Increasing The Effectiveness of PrEP

This risk of getting HIV may be further reduced with PrEP medication by taking other precautions. These precautions include:

  • Using condoms 
  • Never sharing needles 
  • Taking PrEP at or around the same time every day
  • Not skipping doses of PrEP

It’s important to take PrEP medicine for HIV as prescribed. Otherwise, the risk of getting HIV can increase, especially if PrEP tablets are not being taken daily. You are fully protected from HIV during anal sex (bottoming) after around 7 days of initially taking PrEP. You are most protected from HIV during receptive vaginal sex and injection drug use after 21 days of taking PrEP daily.

Can you infect someone while on PrEP? 

One of the requirements before starting treatment with PrEP medication is that you are not currently infected with HIV. If you are HIV-negative, you can start treatment with PrEP. This also means you can’t infect someone with HIV while on PrEP. However, if you have another STI and you don’t use condoms, you may potentially spread another STI to someone else during sex even if you are on PrEP. That’s why it may be recommended to use other means of protection while on PrEP. 

PrEP and STIs

PrEP is an effective HIV prevention drug, but it does not protect against sexually transmitted infections (STIs) like gonorrhea, chlamydia, or syphilis. You may still have to use other methods of protecting against STIs, such as male condoms or internal (female) condoms. Using condoms can also help lower the risk of getting viral STIs, like herpes and genital warts.

How expensive is PrEP?

The cost of PrEP medication can vary depending on where you buy it from, including the country, pharmacy, and manufacturer. Previously, PrEP was only accessible in the UK for those enrolled in the IMPACT trial. With the trial coming to an end, PrEP medication may start to become available in NHS sexual health clinics. However, private prescriptions of PrEP from a doctor can cost up to £400 or more per month. In some cases, PrEP is more affordable when purchased elsewhere. 

It is legal to buy PrEP pills online from overseas for personal use in the UK. Online suppliers may offer a month’s supply at a cheaper cost than the PrEP cost with an in-person doctor’s visit. Other countries may also allow overseas purchasing of PrEP medications. Generic versions of PrEP medication are available and are usually available for a lower cost than the brand-name versions. 

Should I take PrEP?

You may benefit from the use of PrEP if you are HIV negative and at risk of contracting HIV. You may want to take PrEP if you have had anal or vaginal sex in the past 6 months, and if you:

  • Are not regularly using condoms during sex (bareback)
  • Have been diagnosed with an STD in the past 6 months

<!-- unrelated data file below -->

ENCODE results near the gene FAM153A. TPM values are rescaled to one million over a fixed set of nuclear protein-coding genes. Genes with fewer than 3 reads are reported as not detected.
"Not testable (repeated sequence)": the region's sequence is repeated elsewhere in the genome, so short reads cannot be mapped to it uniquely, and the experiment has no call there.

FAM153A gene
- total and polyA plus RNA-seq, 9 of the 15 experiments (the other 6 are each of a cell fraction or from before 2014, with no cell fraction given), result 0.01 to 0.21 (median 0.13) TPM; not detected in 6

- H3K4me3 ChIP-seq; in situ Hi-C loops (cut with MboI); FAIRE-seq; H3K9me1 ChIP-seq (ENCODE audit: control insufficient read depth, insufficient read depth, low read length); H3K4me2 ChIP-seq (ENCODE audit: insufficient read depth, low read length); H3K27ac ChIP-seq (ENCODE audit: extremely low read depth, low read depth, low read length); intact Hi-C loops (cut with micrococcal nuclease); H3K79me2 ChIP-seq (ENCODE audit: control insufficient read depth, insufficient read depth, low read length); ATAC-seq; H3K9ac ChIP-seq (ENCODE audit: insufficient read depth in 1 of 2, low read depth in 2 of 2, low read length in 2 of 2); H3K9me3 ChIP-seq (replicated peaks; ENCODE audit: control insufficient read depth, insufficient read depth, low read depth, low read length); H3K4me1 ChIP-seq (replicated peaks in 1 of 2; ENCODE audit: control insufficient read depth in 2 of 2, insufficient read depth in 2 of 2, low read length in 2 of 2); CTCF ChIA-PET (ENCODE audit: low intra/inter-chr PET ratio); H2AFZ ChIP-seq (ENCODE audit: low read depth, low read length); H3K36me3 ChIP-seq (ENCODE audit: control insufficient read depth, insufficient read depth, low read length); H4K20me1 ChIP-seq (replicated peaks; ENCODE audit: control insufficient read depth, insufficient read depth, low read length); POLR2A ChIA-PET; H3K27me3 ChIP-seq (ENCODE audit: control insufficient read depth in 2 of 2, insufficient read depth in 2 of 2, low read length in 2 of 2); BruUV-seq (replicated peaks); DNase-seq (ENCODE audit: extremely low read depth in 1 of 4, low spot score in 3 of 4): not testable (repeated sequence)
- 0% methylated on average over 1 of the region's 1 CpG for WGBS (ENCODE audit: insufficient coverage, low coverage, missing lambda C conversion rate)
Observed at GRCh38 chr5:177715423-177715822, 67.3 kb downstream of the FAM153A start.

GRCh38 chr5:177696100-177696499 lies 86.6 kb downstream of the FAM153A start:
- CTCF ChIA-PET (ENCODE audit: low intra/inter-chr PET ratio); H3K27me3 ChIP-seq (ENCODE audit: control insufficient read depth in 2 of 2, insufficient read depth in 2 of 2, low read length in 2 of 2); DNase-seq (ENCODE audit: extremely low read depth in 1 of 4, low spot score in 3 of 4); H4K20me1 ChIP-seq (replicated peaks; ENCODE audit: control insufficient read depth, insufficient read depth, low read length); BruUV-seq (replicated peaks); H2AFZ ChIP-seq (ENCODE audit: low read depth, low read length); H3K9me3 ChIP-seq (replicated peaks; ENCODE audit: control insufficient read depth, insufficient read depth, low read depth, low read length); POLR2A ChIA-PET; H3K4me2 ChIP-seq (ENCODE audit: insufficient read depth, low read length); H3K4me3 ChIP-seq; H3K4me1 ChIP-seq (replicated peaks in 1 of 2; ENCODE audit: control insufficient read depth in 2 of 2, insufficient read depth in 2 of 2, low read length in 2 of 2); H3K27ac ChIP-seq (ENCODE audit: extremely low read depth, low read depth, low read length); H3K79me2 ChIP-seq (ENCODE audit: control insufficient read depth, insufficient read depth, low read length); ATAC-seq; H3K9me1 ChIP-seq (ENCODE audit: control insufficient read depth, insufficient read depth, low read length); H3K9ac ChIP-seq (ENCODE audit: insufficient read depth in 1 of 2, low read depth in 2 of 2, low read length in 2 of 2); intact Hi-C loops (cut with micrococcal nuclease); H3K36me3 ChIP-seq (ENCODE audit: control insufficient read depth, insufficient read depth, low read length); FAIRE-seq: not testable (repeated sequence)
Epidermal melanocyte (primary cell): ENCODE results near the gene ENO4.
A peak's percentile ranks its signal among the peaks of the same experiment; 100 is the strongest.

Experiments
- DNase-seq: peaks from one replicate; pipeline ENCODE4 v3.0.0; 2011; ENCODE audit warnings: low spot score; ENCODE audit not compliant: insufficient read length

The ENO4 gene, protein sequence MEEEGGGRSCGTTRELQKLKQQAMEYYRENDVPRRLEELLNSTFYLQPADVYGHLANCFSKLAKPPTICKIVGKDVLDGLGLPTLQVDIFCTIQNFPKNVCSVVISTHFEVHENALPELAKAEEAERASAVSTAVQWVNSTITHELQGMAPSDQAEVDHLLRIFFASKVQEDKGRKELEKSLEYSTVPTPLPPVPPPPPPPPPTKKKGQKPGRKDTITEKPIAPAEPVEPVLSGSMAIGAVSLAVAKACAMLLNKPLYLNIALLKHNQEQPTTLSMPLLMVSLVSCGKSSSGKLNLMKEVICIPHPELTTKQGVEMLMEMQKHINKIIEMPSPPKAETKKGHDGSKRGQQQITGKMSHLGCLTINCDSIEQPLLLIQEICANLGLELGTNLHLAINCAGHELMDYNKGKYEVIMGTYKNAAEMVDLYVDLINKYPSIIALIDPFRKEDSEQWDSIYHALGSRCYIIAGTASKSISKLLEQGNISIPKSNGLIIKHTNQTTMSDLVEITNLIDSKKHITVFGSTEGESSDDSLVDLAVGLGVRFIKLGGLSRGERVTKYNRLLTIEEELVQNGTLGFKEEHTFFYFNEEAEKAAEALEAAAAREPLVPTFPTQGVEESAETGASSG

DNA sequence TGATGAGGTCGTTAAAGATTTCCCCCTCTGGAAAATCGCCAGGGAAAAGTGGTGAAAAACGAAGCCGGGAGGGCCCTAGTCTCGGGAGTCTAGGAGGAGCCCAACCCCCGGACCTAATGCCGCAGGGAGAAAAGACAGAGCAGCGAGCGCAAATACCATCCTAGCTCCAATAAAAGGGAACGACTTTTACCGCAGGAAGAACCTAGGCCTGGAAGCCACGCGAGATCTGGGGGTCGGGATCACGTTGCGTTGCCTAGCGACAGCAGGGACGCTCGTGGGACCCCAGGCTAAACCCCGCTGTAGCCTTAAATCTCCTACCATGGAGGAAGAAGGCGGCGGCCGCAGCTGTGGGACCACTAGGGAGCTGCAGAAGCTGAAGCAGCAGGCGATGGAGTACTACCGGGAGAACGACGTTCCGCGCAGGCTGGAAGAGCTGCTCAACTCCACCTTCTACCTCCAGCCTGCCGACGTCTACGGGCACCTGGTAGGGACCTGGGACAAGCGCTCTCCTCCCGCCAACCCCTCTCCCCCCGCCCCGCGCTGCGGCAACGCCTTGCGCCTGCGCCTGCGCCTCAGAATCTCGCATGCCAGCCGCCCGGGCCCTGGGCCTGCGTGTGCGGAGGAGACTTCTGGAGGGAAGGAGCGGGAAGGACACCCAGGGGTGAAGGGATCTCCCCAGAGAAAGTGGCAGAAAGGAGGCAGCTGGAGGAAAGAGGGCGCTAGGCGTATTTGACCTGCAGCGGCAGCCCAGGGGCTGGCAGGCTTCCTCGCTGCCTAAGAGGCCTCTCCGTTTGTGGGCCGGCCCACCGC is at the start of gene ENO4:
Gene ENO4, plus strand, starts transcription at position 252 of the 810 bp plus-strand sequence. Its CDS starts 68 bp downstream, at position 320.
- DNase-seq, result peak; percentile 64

• Have a sexual partner with HIV (even if they have an undetectable viral load)

PrEP medication may also be recommended for people who inject drugs as these people are 22 times more at risk of getting HIV than the general population. Certain people are at risk of getting HIV if they do not inject drugs but their sexual partner does. You should also take PrEP if you regularly share syringes, needles, or other injectable tools. 

If you’ve been prescribed PEP (post-exposure prophylaxis) medications, you may be recommended to take PrEP if you are engaging in at-risk behavior. You may also be recommended PrEP if you have taken more than a couple of courses of PEP in the past.

Women who are pregnant and have a partner with HIV can protect themselves and their baby from getting HIV with PrEP medication. You can further discuss with a healthcare provider whether PrEP may be right for you if you are pregnant and have a partner with HIV. Women can also take PrEP if they are trying to get pregnant or while breastfeeding, as these medications have been shown to be safe during pregnancy and breastfeeding

Event-based PrEP

Also known as on-demand PrEP medication or the 2-1-1 schedule, event-based PrEP is a type of HIV prevention method that allows more flexibility with the treatment regimen. Event-based PrEP involves taking two tablets 2 to 24 hours before having sex. Then, one tablet is taken 24 hours after the double dose was taken prior of the sexual activity. Then, one more tablet is taken 24 hours after that. This method of taking PrEP medication is optimal for those who do not wish to take daily PrEP dosing and who can anticipate when they are going to have sex. This type of PrEP dosing is just as effective as regular PrEP daily dosing.

Does PrEP have side effects?

As with all medications, there may be some side effects associated with PrEP. Although many people do not experience any side effects while on PrEP medication, some people may experience short-term PrEP side effects, such as nausea, diarrhea, and stomach discomfort. However, side effects are often temporary and go away on their own as your body gets used to the medication. Common side effects of tenofovir and emtricitabine include:

  • Nausea
  • Diarrhea
  • Headache
  • Feeling tired
  • Dizziness
  • Insomnia
  • Unusual dreams 
  • Rash

In rare cases, PrEP treatment can cause kidney problems or worsen current kidney problems. Before and during PrEP treatment, it is recommended to monitor laboratory values that assess kidney function, including serum creatinine and creatinine clearance, as well as protein and glucose in the urine. Your doctor may recommend you get these lab tests done on a routine basis.